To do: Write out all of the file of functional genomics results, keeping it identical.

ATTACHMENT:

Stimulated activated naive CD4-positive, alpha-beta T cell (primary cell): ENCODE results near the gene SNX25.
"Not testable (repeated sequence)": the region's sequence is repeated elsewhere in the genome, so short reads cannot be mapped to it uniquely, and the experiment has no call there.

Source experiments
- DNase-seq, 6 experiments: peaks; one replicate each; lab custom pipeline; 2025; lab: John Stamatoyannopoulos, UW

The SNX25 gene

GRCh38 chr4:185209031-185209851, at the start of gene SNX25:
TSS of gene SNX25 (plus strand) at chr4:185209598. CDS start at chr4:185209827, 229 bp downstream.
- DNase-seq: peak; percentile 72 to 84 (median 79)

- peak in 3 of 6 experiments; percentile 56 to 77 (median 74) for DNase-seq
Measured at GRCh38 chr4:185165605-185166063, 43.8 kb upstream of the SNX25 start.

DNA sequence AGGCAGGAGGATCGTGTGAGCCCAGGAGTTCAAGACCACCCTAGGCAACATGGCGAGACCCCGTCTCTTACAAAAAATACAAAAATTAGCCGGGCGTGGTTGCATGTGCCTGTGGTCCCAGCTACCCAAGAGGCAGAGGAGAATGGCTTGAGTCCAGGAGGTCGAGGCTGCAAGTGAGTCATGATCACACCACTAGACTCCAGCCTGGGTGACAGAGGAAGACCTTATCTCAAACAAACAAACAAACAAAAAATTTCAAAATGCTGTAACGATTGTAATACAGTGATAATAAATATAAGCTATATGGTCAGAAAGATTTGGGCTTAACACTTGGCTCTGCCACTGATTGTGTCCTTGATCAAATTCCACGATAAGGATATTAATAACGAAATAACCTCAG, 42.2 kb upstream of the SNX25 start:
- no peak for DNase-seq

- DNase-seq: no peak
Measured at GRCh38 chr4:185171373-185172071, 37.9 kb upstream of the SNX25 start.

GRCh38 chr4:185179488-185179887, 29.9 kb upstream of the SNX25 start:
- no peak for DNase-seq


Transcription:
Stimulated activated naive CD4-positive, alpha-beta T cell (primary cell): ENCODE results near the gene SNX25.
"Not testable (repeated sequence)": the region's sequence is repeated elsewhere in the genome, so short reads cannot be mapped to it uniquely, and the experiment has no call there.

Source experiments
- DNase-seq, 6 experiments: peaks; one replicate each; lab custom pipeline; 2025; lab: John Stamatoyannopoulos, UW

The SNX25 gene

GRCh38 chr4:185209031-185209851, at the start of gene SNX25:
TSS of gene SNX25 (plus strand) at chr4:185209598. CDS start at chr4:185209827, 229 bp downstream.
- DNase-seq: peak; percentile 72 to 84 (median 79)

- peak in 3 of 6 experiments; percentile 56 to 77 (median 74) for DNase-seq
Measured at GRCh38 chr4:185165605-185166063, 43.8 kb upstream of the SNX25 start.

DNA sequence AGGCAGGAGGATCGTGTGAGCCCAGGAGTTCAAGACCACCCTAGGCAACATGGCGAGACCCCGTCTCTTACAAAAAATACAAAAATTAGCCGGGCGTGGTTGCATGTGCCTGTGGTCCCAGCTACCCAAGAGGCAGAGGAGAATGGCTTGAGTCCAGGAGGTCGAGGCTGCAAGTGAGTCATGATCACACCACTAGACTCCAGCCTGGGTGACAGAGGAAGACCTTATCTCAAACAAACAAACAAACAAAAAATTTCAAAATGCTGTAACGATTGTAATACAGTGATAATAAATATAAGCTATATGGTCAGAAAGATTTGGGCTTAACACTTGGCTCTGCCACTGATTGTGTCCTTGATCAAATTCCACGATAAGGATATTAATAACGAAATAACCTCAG, 42.2 kb upstream of the SNX25 start:
- no peak for DNase-seq

- DNase-seq: no peak
Measured at GRCh38 chr4:185171373-185172071, 37.9 kb upstream of the SNX25 start.

GRCh38 chr4:185179488-185179887, 29.9 kb upstream of the SNX25 start:
- no peak for DNase-seq